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What Is Latino Colorism?

I'm a Light-Skinned Latina, and Yes, Colorism Does Exist

Natalie Rivera is a writer and producer at POPSUGAR.

"You sound too smart to be Latina," he said before taking a gulp of his beer.

This wasn't the first time I had heard something as condescending as this before, but that didn't keep me from making a surprised face. I shuffled uncomfortably and looked the other direction as I softly said, "Well, I am. I'm Mexican-American, actually." I made an excuse and walked to the bar's porch, back to my friends, as he stood there feeling rejected but not embarrassed for what he had said.

I've always been flattered when someone's complimented my smarts and sense of humor, except when they derive from colorism.

Being a light-skinned Latina has been a roller coaster of a ride for me. While I longed for my cousin's dark, honey-kissed complexion, I learned to appreciate my paler skin . . . freckles, veins, and all. I've also had to learn that because my skin is fairer, I'm less likely to be associated with negative stereotypes about Mexican-Americans.

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In my 26 years of life, I've hardly ever experienced discrimination or biased comments for my background. In fact, I've experienced more colorism from the Latino community, oftentimes being accused of being "white washed" by classmates through middle and high school.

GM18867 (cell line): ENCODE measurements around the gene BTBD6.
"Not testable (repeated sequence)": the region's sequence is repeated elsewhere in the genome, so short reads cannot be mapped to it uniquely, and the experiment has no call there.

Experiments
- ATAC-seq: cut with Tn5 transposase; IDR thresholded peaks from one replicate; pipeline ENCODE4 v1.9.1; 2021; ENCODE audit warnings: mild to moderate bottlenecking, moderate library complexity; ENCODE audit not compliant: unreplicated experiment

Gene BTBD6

It wasn't until college that I started hearing more backhanded compliments that praised me for passing for white simply because of the way I spoke and dressed.

I once sat next to a young Latina at a friend's wedding who was confused about my nameplate saying "Rivera."

"Wait, are you Mexican?" she asked.

"Yeah, my name is Natalie Rivera."

"I would have never guessed! You just seem so classy and smart!" she said with a laugh.

I didn't find it that funny, but I gave a friendly chuckle and changed the subject, asking her how she knew the bride and groom. As she spoke, I couldn't help but feel disappointed — disappointed that she assumed that I wasn't Latina because of the way I carried myself, and guilt for feeling flattered.

Yeah, flattered. For a while I thought to myself, "Well, if my community doesn't accept me, then I should simply own being 'white washed.'" I did this not knowing that I was not only depriving myself of my culture, but I was also contributing to the problem.

How many times have we felt relieved any time someone doesn't associate us with stereotypes? How may times have you thought, "I'm not that kind of blank. I'm this kind of blank."

Some of us have this mindset embedded in us because we've only been exposed to colorism, whether it's through a television set or "harmless" comments like, "You look white."

We add fuel to the fire by boxing people in our own community into categories, sometimes without even knowing it. Instead of classifying ourselves, we should acknowledge that not every community will look, speak, or even dress the same. Race will never come in one shade; there will never be a one size fits all. So own it, be a part of a community, and — most importantly — be proud of your roots.

Image Source: Natalie Rivera
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